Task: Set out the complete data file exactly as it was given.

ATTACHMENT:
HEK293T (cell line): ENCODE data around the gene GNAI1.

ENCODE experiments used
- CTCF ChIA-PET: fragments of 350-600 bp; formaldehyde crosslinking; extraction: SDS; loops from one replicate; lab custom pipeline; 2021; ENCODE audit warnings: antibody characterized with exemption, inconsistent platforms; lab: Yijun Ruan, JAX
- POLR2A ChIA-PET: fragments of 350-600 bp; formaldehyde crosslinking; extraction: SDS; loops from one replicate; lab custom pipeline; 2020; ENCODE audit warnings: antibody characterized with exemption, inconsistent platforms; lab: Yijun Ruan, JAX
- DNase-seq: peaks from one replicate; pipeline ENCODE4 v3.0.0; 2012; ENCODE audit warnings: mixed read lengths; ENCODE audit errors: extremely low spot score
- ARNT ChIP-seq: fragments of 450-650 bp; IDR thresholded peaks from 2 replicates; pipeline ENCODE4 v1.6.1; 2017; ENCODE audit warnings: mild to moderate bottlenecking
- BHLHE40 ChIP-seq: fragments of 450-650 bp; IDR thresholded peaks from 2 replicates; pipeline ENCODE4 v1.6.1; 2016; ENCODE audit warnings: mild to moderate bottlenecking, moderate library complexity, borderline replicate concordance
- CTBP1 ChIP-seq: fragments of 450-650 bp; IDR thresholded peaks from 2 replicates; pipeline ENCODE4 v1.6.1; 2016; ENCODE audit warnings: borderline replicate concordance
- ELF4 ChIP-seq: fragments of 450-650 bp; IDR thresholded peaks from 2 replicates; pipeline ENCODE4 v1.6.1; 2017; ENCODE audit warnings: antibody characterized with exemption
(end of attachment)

HEK293T (cell line): ENCODE data around the gene GNAI1.

ENCODE experiments used
- CTCF ChIA-PET: fragments of 350-600 bp; formaldehyde crosslinking; extraction: SDS; loops from one replicate; lab custom pipeline; 2021; ENCODE audit warnings: antibody characterized with exemption, inconsistent platforms; lab: Yijun Ruan, JAX
- POLR2A ChIA-PET: fragments of 350-600 bp; formaldehyde crosslinking; extraction: SDS; loops from one replicate; lab custom pipeline; 2020; ENCODE audit warnings: antibody characterized with exemption, inconsistent platforms; lab: Yijun Ruan, JAX
- DNase-seq: peaks from one replicate; pipeline ENCODE4 v3.0.0; 2012; ENCODE audit warnings: mixed read lengths; ENCODE audit errors: extremely low spot score
- ARNT ChIP-seq: fragments of 450-650 bp; IDR thresholded peaks from 2 replicates; pipeline ENCODE4 v1.6.1; 2017; ENCODE audit warnings: mild to moderate bottlenecking
- BHLHE40 ChIP-seq: fragments of 450-650 bp; IDR thresholded peaks from 2 replicates; pipeline ENCODE4 v1.6.1; 2016; ENCODE audit warnings: mild to moderate bottlenecking, moderate library complexity, borderline replicate concordance
- CTBP1 ChIP-seq: fragments of 450-650 bp; IDR thresholded peaks from 2 replicates; pipeline ENCODE4 v1.6.1; 2016; ENCODE audit warnings: borderline replicate concordance
- ELF4 ChIP-seq: fragments of 450-650 bp; IDR thresholded peaks from 2 replicates; pipeline ENCODE4 v1.6.1; 2017; ENCODE audit warnings: antibody characterized with exemption